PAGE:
From the Archives: Man in 9/11 Dust Photo - NBC New York

New York City and the nation mark 17 years since the Sept. 11 attacks

From the Archives: Man in 9/11 Dust Photo



    10 Years Later: Man in Dust Photo

    As we approach the tenth anniversary of the Sept. 11 terrorist attacks, we remember the lives lost -- as well as the stories of survival. We also remember this picture. (Published Friday, Aug. 12, 2011)

    This story was originally published 10 years after the attacks. 

    The black leather Cole Haan shoes, the leather briefcase, and the gray suit are like relics in a museum in Edward Fine’s closet.

    “These are the shoes I wore that day," he says. "The suit is the same, just clean of course.”

    Fine has saved everything he was wearing on Sept. 11, 2001, when a photographer snapped a photo of him walking away from the twin towers, covered in dust and debris, holding a cloth over his mouth. The photograph later became an iconic image from the day of the attacks.

    "I didn't want anyone to take my picture,” Fine says now. “I didn't stop and pose for that picture and I had no idea that the picture had been taken."

    The photo ended up on the cover of Fortune magazine, with the headline “Up From the Ashes.”  And with that, Fine became a face of that historic day.

    Sitting in the backyard of his Watchung, New Jersey, home, Fine was able to recount the day with incredible detail.

    “Ten years is etched in my memory. It was absolutely awful but this event is etched in my memory and will be etched in my memory for as long as I live, every little detail of it," he says.

    Fine did not work at the World Trade Center; the investment consultant was merely visiting because he had an appointment in the north tower, which was hit first and collapsed last.

    He was on the 87th floor, waiting for an elevator to go downstairs, when the plane hit. He remembers the long descent down the 87 flights of stairs, with hundreds of others. As he walked briskly away from the towers, he was still thinking about how he would get to his next appointment when the south tower collapsed.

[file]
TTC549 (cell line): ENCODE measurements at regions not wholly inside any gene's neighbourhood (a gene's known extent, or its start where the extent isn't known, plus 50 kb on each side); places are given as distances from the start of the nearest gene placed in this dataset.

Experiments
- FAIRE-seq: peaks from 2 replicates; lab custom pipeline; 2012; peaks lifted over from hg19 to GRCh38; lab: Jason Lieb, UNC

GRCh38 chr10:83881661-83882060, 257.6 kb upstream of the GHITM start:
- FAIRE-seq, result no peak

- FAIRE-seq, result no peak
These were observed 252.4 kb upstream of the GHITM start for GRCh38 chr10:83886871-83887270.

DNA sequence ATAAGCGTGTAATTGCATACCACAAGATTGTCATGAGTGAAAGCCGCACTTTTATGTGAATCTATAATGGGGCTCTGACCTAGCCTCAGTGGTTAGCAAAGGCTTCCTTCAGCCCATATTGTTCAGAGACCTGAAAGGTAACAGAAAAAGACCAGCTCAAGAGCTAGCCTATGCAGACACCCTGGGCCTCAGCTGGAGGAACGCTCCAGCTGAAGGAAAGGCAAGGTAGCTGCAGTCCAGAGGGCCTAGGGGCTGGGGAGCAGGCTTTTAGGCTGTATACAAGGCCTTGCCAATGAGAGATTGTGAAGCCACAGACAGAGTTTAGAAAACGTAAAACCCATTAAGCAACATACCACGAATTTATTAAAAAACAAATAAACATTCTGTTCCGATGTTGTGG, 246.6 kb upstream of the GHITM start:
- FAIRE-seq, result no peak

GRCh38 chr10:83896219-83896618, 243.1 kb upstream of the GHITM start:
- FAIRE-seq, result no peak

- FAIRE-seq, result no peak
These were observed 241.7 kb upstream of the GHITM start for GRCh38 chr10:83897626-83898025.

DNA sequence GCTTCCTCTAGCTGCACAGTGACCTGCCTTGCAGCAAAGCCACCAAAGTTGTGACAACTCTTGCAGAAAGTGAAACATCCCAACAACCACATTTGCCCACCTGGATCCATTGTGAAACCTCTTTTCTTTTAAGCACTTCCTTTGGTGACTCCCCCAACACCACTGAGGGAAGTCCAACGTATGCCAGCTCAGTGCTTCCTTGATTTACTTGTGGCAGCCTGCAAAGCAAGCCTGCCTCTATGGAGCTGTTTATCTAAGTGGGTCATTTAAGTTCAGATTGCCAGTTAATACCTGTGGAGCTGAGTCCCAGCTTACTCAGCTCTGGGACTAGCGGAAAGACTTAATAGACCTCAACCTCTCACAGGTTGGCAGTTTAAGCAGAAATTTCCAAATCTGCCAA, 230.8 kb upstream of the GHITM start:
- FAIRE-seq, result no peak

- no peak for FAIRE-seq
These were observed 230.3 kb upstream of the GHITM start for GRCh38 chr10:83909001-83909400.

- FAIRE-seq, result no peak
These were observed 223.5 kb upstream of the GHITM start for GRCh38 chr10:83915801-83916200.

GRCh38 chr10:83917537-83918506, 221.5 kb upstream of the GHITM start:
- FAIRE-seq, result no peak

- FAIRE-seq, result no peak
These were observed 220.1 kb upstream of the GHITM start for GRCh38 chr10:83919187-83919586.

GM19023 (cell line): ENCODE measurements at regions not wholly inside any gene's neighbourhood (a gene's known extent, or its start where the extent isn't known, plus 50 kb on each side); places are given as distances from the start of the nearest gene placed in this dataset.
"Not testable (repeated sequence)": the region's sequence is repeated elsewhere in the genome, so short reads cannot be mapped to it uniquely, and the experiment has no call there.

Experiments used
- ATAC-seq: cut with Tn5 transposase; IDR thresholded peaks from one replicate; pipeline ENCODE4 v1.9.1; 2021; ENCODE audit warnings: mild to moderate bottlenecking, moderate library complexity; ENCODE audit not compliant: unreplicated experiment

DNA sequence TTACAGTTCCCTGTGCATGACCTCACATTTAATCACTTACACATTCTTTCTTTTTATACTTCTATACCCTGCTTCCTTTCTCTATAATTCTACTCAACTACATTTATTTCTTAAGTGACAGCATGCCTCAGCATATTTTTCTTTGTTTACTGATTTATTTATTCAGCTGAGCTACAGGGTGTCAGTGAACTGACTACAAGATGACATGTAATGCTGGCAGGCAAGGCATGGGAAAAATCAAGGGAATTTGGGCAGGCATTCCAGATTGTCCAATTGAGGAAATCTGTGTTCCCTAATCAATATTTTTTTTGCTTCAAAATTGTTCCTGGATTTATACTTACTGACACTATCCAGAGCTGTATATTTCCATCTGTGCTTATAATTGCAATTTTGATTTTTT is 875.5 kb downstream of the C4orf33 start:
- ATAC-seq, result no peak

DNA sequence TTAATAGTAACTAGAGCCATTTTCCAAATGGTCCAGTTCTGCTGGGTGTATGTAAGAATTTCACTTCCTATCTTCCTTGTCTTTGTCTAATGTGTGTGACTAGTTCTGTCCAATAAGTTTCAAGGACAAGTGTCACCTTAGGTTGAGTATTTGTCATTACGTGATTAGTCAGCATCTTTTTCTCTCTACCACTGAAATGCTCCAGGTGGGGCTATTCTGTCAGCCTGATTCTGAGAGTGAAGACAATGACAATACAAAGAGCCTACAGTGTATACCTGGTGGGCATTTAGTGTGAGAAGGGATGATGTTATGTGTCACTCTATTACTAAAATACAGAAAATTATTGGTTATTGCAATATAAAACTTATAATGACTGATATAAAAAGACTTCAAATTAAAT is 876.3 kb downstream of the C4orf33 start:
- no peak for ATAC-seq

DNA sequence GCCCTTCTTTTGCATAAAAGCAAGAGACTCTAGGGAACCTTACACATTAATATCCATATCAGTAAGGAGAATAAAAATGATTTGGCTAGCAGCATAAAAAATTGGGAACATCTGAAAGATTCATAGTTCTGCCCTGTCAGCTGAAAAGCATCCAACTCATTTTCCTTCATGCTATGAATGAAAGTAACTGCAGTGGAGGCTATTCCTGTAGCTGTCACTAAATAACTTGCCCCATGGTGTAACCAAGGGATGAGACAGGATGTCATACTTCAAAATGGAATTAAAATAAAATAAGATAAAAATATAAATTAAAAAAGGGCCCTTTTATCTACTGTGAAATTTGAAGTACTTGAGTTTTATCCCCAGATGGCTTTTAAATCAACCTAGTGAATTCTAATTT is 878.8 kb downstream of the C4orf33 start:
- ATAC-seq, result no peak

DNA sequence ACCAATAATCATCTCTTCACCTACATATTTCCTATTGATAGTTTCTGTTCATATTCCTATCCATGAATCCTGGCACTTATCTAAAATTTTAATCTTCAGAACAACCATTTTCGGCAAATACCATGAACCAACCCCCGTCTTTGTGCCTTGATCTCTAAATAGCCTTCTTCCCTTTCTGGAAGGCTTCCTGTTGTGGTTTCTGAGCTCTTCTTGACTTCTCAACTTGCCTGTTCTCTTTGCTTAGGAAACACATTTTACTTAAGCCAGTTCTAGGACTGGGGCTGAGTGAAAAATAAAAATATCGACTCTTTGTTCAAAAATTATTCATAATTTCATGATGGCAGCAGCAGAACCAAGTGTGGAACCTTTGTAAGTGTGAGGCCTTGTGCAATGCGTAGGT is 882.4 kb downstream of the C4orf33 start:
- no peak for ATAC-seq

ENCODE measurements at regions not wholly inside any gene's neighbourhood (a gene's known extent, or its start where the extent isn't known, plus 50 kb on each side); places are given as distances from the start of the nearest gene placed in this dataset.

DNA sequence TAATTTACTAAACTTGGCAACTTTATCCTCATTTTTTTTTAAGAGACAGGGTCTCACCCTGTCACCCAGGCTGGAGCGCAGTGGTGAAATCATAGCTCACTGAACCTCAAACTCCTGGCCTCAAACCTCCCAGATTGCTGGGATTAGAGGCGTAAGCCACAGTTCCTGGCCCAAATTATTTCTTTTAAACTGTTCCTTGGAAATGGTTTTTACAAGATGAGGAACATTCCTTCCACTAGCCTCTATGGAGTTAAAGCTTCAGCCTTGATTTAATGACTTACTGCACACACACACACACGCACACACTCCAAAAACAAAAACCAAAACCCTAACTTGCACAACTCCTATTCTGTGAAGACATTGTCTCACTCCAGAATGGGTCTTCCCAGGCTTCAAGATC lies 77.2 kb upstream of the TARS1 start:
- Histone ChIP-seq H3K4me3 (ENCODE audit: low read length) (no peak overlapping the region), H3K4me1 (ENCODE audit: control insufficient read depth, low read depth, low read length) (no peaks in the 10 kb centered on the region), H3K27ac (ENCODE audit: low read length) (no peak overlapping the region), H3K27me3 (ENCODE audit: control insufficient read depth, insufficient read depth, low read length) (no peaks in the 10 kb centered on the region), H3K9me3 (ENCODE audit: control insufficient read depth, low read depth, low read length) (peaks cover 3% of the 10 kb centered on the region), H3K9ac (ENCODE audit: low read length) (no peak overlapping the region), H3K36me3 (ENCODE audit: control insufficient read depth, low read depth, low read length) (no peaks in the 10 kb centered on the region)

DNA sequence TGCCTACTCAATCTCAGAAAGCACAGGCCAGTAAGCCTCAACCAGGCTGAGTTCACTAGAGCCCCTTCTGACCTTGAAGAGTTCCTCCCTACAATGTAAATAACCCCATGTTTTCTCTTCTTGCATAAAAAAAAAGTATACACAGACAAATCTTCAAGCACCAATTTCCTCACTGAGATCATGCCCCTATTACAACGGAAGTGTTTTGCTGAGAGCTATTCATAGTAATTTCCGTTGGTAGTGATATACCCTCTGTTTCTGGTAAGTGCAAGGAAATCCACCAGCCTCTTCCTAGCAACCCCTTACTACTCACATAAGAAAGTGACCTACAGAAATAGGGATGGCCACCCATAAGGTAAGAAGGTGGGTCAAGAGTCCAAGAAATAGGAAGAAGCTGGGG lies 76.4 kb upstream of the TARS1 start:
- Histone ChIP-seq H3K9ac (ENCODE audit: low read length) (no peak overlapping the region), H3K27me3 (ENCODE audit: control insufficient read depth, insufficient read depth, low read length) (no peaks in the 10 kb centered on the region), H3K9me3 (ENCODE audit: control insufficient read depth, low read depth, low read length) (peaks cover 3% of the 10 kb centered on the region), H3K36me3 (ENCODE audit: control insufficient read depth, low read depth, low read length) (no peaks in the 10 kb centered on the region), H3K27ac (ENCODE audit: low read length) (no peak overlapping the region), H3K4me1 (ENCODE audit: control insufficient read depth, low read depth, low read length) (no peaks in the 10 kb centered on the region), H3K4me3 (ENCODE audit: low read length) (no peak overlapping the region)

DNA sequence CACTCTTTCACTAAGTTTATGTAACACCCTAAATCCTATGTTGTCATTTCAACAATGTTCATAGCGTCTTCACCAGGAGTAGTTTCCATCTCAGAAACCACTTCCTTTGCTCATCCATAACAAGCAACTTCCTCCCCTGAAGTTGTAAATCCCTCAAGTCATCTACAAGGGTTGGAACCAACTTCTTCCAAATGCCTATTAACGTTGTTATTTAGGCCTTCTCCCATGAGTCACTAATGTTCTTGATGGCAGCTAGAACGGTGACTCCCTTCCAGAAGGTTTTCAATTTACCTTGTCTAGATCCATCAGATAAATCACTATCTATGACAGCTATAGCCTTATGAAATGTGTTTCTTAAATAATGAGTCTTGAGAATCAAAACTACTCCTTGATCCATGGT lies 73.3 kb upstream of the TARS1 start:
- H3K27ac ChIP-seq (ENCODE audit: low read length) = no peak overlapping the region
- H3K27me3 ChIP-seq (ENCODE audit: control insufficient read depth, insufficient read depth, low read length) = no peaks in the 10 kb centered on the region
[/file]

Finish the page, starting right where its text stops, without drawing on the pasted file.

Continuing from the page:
"I looked back and I saw a massive cloud of debris rushing up the block, and the EMT worker yelled at me to get down," Fine says.  “Moments later you could feel the hot debris pouring over your body, it felt like warm ash."

    "When I finally stood up, I opened my eyes and they stung, but I could also see nothing, just darkness," he says.

    The now-famous photograph was taken when he rose from the ground, from under several feet of debris.  Fine was limping away because his knees hurt from walking down so many stairs.

    He believed he survived for a reason. 

    Since walking away from the worst terrorist attack in American history, Fine has found a new passion.

    For the past decade he's been working for Unilife, a company that manufactures single-use syringes, to help protect health care workers from unnecessary needle stick injuries.

    And when he's not working, he spends time with his granddaughter, focusing on the important things in his life.

    “No matter how dark the day, tomorrow's coming and we're going to make tomorrow a better day than today," he says.